Putumayo Presents - Latin Jazz

Posted By MiOd On Tuesday, September 03, 2013 Under ,
It goes without saying that the entire history and stylistic diversity of Latin jazz cannot be encapsulated on one ten-track CD. But like all of Putumayo's compilations, that was the task the label was faced with: representing the chosen genre adequately and accurately while understanding that much more would necessarily be omitted than included. So will Putumayo Presents: Latin Jazz -- the label's first jazz compilation -- give the uninitiated listener a sufficient crash course? Further exploration would, of course, be wise, but for all that it isn't, the set does provide a satisfactory, superb quality introduction. Name-checking major artists, it won't take long to determine that many are missing: Cal Tjader, Paquito d'Rivera, Arturo Sandoval, Airto Moreira and Flora Purim, Chico O'Farrill, Gonzalo Rubalcaba, and many others. But for such a compact package, it does get to a good number of the pioneering trendsetters: Machito (who opens the set with "Congo Mulence," in tandem with Cannonball Adderley), Ray Barretto (with a smooth, breezy "Sumemrtime"), Eddie Palmieri, Poncho Sanchez, and, of course, the all-time Latin jazz legend, Tito Puente, whose "Cha Cha Cha" sums it all up about as succinctly as anything can. The late pianist Hilton Ruiz, on his "Steppin' with T.P.," bridges standard tropical Latin rhythms with increasingly complex instrumental work, while Icelandic bassist/composer Tómas Einarsson, the only artist here not from Cuba, Puerto Rico, or the U.S., ably demonstrates on his "Rumdrum" that the genre's reach is continually expanding beyond its usual geographic borders. ~ Jeff Tamarkin, All Music Guide

A mixture of Afro-Cuban rhythms and jazz style come together on Latin Jazz, a lively collection of songs by masters of the genre.

The artists featured on Latin Jazz represent an honored cast of musicians ranging from early pioneers of the genre to those who have helped it remain a viable force for more than 60 years. Machito, a contemporary of Dizzy Gillespie and Duke Ellington, was a pioneering bandleader who helped deepen the bond between Afro-Cuban music and American jazz. His classic track "Congo Mulence" opens the album and features fellow jazz legend Cannonball Adderley. Other legendary figures on the album include Tito Puente, whose mastery of the timbales combined with old-fashioned showmanship kept his music fresh and relevant over the years, and Eddie Palmieri, whose piano techniques put him in the same league as jazz legends Thelonious Monk and McCoy Tyner. He teams here with Brian Lynch on "Guajira Dubois," a game of musical tag between Palmieri's piano and Lynch's trumpet.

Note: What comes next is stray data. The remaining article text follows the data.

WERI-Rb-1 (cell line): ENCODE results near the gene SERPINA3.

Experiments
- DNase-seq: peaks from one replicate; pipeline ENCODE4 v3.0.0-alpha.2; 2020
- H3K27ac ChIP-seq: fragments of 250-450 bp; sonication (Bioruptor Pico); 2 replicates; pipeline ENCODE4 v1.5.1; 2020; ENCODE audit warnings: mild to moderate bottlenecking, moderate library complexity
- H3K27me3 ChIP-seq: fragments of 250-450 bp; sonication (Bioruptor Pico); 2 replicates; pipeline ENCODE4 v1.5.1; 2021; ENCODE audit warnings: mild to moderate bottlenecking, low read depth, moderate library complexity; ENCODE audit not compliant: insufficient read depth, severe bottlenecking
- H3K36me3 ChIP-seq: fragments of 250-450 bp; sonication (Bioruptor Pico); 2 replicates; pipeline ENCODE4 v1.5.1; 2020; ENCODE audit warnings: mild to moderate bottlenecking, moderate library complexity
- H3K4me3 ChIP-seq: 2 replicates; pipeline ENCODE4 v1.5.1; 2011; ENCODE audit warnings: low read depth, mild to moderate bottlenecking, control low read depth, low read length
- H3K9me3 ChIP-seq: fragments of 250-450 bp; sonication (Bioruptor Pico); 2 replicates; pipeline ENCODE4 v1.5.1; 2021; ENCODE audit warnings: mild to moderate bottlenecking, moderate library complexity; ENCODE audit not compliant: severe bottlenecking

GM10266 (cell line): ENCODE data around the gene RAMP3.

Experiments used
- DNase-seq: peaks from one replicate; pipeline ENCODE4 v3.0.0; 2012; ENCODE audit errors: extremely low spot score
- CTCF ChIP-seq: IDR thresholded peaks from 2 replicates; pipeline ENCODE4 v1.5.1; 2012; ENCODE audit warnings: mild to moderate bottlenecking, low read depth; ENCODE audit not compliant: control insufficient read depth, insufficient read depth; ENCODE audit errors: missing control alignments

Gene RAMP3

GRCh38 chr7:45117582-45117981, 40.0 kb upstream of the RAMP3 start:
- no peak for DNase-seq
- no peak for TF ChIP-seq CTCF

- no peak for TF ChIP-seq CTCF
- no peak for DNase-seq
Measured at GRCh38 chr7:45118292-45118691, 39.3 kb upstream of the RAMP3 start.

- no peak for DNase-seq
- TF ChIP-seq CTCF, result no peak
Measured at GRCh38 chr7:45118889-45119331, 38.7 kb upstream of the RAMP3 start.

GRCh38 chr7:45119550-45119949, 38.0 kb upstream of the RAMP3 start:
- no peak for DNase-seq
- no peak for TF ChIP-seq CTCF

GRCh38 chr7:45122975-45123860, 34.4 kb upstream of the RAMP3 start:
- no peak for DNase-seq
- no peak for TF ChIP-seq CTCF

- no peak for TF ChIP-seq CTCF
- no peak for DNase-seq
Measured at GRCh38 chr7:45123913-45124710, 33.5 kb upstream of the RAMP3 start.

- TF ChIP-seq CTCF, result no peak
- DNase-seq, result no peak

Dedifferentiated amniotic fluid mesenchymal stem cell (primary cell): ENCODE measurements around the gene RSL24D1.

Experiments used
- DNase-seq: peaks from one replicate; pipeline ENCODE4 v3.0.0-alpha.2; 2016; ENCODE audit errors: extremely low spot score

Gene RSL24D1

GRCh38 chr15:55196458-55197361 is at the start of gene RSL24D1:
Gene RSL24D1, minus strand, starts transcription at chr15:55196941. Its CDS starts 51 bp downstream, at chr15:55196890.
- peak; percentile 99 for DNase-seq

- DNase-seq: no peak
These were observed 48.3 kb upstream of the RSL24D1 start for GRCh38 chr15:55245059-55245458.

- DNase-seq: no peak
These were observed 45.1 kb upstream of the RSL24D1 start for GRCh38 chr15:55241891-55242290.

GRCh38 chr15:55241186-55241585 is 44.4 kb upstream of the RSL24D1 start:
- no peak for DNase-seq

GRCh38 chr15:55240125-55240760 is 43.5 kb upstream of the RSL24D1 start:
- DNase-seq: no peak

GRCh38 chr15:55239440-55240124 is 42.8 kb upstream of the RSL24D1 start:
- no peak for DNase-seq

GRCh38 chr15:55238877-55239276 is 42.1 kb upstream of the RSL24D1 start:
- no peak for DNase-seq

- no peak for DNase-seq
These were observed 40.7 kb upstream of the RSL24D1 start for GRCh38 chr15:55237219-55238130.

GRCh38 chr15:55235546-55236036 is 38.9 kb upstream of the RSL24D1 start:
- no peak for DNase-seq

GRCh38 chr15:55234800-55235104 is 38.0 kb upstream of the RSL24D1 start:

The driving rhythm behind most Latin jazz comes from its powerful percussion, and Latin Jazz showcases some of the finest in this field. Master conguero (congo player) Poncho Sanchez leads one of the most popular Latin jazz groups in the world. His seasoned ensemble contribute the cool energy of "El Sabroson", while Ray Barretto covers the classic "Summertime." Considered the "godfather of Latin jazz," Barretto was the first Latino to have a Latin hit on the American Billboard Charts.

Other luminaries on the album include Hilton Ruiz, a former child prodigy who appeared at Carnegie Hall at the age of 8, Chocolate Armenteros, the legendary Cuban trumpet player, and Manny Oquendo & Libre, who represent a multigenerational dynasty of Latin music. Icelandic double-bassist Tómas R. Einarsson, and New York icon Chico Alvarez round out the collection.

[01]. Congo Mulence - Machito
[02]. El Sabroson - Poncho Sanchez
[03]. Rumdrum - Tomas R. Einarsson
[04]. Cha Cha Cha - Tito Puente
[05]. La Clave, Maraca Y Guiro - Chico Alvarez
[06]. Summertime - Ray Barretto
[07]. Steppin' With T.P. - Hilton Ruiz
[08]. Cuando Se Acabara - Manny Oquendo & Libre
[09]. Trompeta En Montuno - Chocolate Armenteros
[10]. Guajira Dubois - The Bryan Lynch/Eddie Palmieri Project

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